OMWA’s new board of directors
The Board of Directors of the Ontario Municipal Water Association (OMWA) are pleased to announce that at their Annual General Meeting held May 9, 2017 in Niagara Falls, the following slate of Directors was approved.
- Rosemary K MacLennan Municipality of Trent Hills
- Mark Howson Sault Ste. Marie PUC
- Peter Chilibeck Lakefront Utility Services Inc. (Cobourg)
- Lynn Dollin Town of Innisfil
- Doug Lawrance Town of Sioux Lookout
- Andy Bruziewicz City of Sarnia
- Patrick Merlihan Township of Woolwich
- Andrew Henry Lake Huron and Elgin Area Water
- Nick Benkovich City of Greater Sudbury (retired, 2018)
- Jim Keech Utilities Kingston
- Amy Martin City of Guelph
- John Thompson City of Barrie
- Susan MacFarlane Lambton Area Water Supply System
Also at the Annual General Meeting, Andrew Henry, who has been the OMWA President for the past three years, announced that he would be stepping down and will become our Past President.
Following the 2017 AGM the OMWA Board held a Meeting of the Directors and the following changes to board’s executive were made:
- President Andrew Henry (Manager, Lake Huron & Elgin Area Primary Water Supply Systems, London) stepped down after serving three years, and is now Past President;
- Vice President Rosemary Kelleher-MacLennan (Deputy Mayor, Municipality of Trent Hills) was elected President;
- Vice President Peter Chilibeck (Chair, Lakefront Utilities, Cobourg) is now Chairman of the Board;
- Board members John Thompson (manager of Water, Wastewater and Environmental Operations, City of Barrie) and Doug Lawrance (Mayor, Municipality of Sioux Lookout) were elected Vice-Presidents.
Continue reading “OMWA board of directors and executive committee, 2017”
By Andrew Henry
Past President, OMWA
I’m going to make a shocking statement. Many of you might get offended, downright shocked, or possibly even think I’ve gone completely insane. Nonetheless, I’m going to risk it because it needs to be said…
The fact that you have an Asset Management Plan will not solve your infrastructure problems.
There it is. I’ve said it. But before you call to have me committed to a psychiatric institution, please let me explain.
Whether you’re operating a water or wastewater utility, or a municipality with a mesh of services and responsibilities, an asset management plan is a ‘road map’ of sorts. It should distill your policies to fundamental principles with regard to how you intend to manage your assets; how you maintain them, how you reinvest in them, and how you will eventually replace them. It should set out a planned and systemic approach to effective and efficient asset utilization, ensuring their entire lifecycle is maximized to the extent that is reasonably practical.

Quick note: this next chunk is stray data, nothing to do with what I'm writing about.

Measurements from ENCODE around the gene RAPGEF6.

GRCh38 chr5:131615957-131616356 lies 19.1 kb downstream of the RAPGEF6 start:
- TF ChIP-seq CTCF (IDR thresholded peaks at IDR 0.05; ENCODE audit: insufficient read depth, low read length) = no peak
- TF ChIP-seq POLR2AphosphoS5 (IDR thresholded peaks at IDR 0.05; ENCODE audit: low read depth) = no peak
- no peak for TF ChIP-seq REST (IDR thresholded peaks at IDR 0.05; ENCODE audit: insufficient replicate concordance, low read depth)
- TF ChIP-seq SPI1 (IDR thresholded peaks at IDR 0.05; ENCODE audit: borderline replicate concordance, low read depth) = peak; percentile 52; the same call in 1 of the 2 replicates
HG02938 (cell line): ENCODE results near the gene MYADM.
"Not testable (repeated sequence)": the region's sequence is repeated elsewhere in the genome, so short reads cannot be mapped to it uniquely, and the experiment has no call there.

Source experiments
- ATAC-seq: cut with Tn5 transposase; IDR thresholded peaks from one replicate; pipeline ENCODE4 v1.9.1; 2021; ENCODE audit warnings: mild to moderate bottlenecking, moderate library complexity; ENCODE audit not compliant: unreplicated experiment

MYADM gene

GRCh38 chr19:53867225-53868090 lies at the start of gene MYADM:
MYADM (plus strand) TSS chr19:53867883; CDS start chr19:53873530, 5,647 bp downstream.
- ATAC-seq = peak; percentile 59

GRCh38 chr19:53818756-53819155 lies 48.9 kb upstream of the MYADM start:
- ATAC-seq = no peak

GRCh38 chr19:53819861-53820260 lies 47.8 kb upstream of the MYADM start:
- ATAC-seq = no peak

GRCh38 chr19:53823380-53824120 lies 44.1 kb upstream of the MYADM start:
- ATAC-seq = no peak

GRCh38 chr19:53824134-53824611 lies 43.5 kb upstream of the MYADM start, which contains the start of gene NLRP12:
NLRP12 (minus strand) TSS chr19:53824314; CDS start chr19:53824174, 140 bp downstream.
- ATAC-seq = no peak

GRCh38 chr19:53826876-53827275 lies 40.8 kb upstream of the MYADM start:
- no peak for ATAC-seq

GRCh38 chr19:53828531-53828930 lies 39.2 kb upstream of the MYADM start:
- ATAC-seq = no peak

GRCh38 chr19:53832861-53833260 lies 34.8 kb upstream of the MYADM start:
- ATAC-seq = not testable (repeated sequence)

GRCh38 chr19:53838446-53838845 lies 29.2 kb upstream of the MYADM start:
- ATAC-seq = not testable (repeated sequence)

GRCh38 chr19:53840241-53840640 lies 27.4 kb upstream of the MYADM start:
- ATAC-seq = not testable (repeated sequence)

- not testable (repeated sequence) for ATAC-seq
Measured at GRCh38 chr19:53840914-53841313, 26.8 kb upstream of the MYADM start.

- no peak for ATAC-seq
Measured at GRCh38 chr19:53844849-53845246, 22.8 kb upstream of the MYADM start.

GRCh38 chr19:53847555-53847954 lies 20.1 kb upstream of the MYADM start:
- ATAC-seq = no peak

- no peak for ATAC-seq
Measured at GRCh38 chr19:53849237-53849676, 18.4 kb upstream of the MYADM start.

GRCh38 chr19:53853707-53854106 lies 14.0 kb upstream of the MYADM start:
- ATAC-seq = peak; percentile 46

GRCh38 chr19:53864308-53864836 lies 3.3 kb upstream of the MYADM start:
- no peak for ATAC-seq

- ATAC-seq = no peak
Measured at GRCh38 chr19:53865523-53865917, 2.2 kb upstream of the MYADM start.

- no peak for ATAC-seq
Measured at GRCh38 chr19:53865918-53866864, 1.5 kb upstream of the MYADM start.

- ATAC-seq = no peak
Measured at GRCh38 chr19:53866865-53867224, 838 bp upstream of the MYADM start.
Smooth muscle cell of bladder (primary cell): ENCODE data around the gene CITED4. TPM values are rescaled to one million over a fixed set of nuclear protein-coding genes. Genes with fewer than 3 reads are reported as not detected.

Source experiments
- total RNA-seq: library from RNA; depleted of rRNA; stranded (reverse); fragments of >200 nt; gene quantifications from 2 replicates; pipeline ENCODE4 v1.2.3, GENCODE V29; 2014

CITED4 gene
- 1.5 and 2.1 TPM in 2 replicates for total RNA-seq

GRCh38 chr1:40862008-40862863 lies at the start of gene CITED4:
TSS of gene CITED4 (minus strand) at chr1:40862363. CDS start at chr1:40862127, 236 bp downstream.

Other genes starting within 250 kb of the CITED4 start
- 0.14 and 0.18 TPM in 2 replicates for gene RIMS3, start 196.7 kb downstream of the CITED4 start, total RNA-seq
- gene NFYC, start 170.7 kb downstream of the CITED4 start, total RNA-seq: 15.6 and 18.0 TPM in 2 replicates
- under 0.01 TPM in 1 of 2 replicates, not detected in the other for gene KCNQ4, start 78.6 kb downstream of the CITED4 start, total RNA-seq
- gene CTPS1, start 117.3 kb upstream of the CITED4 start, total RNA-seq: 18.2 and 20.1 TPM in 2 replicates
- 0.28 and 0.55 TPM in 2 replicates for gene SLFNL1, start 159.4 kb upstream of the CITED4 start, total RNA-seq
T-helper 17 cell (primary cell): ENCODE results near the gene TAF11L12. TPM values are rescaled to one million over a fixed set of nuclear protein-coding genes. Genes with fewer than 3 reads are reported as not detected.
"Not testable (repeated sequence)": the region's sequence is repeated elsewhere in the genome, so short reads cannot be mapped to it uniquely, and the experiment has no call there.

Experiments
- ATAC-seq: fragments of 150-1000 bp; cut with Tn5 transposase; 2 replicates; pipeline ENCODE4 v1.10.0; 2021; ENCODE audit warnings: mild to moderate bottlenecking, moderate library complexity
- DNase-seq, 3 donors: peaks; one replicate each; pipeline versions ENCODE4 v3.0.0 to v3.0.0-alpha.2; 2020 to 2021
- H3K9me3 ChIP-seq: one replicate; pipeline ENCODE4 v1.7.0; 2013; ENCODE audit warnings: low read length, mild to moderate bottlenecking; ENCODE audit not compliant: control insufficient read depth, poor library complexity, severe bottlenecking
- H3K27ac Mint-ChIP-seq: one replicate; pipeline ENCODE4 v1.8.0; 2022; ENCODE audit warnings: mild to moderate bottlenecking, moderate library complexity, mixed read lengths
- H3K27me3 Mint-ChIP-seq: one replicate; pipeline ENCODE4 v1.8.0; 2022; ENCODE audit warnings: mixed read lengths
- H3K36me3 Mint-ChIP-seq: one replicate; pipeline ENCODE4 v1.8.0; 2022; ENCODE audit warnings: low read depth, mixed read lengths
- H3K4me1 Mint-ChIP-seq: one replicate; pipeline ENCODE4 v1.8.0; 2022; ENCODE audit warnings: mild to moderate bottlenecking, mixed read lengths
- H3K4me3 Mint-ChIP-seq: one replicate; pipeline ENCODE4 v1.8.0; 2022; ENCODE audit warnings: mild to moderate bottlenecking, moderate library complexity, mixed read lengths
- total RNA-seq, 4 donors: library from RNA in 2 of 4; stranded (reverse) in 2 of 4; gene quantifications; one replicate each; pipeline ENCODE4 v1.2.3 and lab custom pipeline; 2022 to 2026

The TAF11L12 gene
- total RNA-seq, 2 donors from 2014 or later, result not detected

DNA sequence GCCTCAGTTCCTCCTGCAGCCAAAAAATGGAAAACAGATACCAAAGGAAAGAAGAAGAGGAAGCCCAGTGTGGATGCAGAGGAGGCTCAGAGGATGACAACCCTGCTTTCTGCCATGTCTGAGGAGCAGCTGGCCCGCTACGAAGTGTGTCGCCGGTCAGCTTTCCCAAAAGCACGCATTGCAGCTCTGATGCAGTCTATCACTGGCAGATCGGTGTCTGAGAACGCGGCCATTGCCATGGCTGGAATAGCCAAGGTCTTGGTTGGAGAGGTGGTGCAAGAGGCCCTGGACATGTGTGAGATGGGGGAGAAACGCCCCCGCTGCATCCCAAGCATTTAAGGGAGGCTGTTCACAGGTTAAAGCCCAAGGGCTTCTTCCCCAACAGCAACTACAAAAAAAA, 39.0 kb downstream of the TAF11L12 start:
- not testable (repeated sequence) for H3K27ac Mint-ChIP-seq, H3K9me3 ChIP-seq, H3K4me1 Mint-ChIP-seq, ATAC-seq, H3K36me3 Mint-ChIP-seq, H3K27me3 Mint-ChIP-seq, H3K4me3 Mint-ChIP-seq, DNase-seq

But here’s the rub: this is only one element of the solution, and if this is the only piece that you’re focused on then it will never be the be-all and end-all that you were made to believe it is. It is not The Saviour of our communities. It cannot slay that dragon… at least not alone.
Continue reading “Asset Management – Is It Really Your Saviour?”
Part one: About SOPs
By Ken MacDonnell, P. Eng.
Professor, Fleming College
Over the years, and especially since the Walkerton tragedy, there has been a general shift for municipalities and other public entities to operate with a clear set of Standard Operating Procedures (SOPs). Whether it be as a requirement to conform to DWQMS, a compliance requirement for your ECA, the result from a visit from a Ministry of Labour / Ministry of Environment and Climate Change inspector, or you were ahead of the curve and understood that SOPs were a part of a Best Management Practice, the fact is that SOPs are here to stay.
The most critical component in the above title is the development and writing of effective SOPs. In order for SOPs to be effective they should:
- Clearly define the purpose of the SOP (i.e. why is the task required);
- Identify all tools and equipment required to perform the SOP;
- Provide easy and concise instructions to complete the task.
Finally, the SOP must take into consideration and identify all possible hazards and safety precautions required to complete the tasks associated with the SOP safely.
Continue reading “Developing and writing effective standard operating procedures”
Ontarians depend on their municipal governments to provide clean, safe drinking water and effective stormwater and wastewater services. While municipal governments face a host of infrastructure challenges, continued investments in our water systems remain a priority to Councils across Ontario. These essential services are critical to our health and well-being, environment and economic development.
The Ontario Municipal Water Association has been an important leader and resource in ensuring that our water systems are safe, reliable and sustainable – from source to tap.
I’d like to congratulate the OMWA for this new online publication, encompassing all aspects of municipal water services. From stormwater and wastewater management, to source protection and drinking water, the issues are complex and many. A new resource to keep informed on issues, events, policies and technologies is most welcome.
Lynn Dollin is Deputy Mayor Mayor of the Town of Innisfil. She was first elected councillor in 1994 and as Deputy Mayor in 2014. She is also chair of the South Georgian Bay Lake Simcoe Source Protection Committee and a member of the board of directors for OMWA. She has held a seat on AMO’s Board of Directors since 2011 and in 2014 was elected to the position of Chair of the Ontario Small Urban Municipalities (OSUM). She was elected president of AMO in 2016.